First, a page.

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Investigation Provides Foundational Theme of Kindergarten
Rachel Freeman, communications/website manager


Questions abound in our lower school classrooms, and student inquiry is the driving force behind the yearlong theme in kindergarten. This theme of investigation provides a through line for a number of explorations that kindergarteners will engage in over the course of the year, the first of which is a focus on identity. 

“We know that young children always notice differences and similarities, and we know that if we don’t have discussion about it, they will make their own assumptions,” said kindergarten teacher Paul Knight. “As we build community in a different way this year, we think this is a great way for students to feel seen.” 

Kindergarten teacher Diana Friedman echoed Paul, “Creating this safe space to share and explore who we are allows us to ask questions and explore differences.”

Both kindergarten classes read the book Same, Same, but Different by Jenny Sue Kostecki-Shaw to enter into their discussions around identity and for learning how to ask questions. The book is a “beautiful example” of two children from opposite sides of the world who become friends through writing letters as pen pals, Diana shared. 

As a way of engaging with the text, kindergarteners participated in a read-and-response activity—as each page was read aloud and students learned about the families of the two characters, they made connections to their own families and jotted them down on a piece of paper.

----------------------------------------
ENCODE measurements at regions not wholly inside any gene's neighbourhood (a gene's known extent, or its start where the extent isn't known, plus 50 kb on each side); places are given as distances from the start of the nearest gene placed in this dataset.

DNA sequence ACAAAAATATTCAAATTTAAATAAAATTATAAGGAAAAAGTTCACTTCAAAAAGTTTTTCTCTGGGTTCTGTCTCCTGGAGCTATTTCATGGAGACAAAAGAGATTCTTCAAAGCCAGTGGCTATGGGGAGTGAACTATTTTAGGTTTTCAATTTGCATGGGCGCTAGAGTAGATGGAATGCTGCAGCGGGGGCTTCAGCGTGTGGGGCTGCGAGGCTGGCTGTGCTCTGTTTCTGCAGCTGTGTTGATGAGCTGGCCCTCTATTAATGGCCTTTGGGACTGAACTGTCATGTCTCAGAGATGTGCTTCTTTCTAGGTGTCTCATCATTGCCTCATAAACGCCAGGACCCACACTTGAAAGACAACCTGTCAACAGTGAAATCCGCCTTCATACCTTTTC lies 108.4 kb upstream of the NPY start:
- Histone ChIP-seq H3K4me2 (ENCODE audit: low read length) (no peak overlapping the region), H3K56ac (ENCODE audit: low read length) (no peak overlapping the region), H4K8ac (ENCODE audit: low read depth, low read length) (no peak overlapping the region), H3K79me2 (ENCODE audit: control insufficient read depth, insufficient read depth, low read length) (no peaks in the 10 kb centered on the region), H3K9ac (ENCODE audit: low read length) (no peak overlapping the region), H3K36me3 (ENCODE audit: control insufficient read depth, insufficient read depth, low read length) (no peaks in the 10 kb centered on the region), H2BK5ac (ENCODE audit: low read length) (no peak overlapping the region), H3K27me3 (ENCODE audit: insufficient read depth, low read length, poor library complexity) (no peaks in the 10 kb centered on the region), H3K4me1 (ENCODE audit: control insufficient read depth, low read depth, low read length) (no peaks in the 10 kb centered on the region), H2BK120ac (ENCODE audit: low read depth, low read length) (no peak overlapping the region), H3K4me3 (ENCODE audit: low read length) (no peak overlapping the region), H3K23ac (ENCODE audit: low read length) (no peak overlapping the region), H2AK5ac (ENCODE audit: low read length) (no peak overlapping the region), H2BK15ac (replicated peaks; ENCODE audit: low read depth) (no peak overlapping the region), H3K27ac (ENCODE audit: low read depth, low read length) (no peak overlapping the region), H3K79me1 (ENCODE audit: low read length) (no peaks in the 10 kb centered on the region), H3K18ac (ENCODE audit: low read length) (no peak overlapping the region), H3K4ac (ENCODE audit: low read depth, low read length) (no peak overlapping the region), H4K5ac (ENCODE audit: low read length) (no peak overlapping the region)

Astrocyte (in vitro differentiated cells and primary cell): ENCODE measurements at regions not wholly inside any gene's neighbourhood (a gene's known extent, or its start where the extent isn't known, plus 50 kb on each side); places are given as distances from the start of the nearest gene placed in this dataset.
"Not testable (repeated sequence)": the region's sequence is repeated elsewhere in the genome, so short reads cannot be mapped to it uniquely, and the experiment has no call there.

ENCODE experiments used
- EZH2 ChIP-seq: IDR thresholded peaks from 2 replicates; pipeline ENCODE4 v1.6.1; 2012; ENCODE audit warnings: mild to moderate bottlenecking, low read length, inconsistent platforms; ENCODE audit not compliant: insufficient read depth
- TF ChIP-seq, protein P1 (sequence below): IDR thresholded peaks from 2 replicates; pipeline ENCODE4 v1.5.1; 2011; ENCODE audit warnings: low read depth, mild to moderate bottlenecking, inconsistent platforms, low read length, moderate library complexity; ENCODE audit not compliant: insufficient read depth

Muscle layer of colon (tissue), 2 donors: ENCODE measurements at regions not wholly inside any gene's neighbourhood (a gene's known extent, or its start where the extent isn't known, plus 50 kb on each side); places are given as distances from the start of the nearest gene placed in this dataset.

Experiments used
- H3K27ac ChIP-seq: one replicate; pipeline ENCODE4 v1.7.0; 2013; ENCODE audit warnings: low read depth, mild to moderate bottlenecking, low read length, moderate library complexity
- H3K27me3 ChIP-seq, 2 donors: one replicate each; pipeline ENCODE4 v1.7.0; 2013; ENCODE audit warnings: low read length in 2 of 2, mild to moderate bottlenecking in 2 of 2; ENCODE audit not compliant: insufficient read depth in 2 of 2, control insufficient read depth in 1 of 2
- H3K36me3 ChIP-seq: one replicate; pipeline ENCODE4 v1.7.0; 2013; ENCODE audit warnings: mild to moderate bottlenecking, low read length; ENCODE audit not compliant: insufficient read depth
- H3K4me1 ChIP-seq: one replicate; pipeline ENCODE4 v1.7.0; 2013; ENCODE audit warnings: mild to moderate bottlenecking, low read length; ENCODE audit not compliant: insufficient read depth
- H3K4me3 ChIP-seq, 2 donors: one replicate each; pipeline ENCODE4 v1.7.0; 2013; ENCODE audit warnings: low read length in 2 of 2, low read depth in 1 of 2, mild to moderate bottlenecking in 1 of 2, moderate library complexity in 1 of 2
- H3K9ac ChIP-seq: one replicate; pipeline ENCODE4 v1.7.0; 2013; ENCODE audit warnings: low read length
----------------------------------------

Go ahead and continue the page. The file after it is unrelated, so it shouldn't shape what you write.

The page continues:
“We did this activity for two main reasons,” Paul noted. “First, it made the read aloud interactive so students weren’t just sitting and listening, they are also thinking about how what they are hearing relates to their own lives. Second, it helps us scaffold the one-on-one conversations students had after we finished reading the book, in which they used the notes they had taken as a starting off point.” 

This activity also aligns with the investigatory nature of kindergarten. 

“They are learning how to ask questions respectfully, what the right questions to ask are, and what to do when you want to ask someone a question,” Paul explained. 

From here, kindergarteners will begin to think about identity and talk about the things about themselves that are seen and unseen. They will explore this concept through drawing self-portraits, in which they draw themselves as they are seen on the outside of a folded piece of paper and write down the attributes of their identities that cannot be seen on the inside of the paper. 

Diana added, “I hope students take away the power of asking questions, and learning about those who are different from you.”



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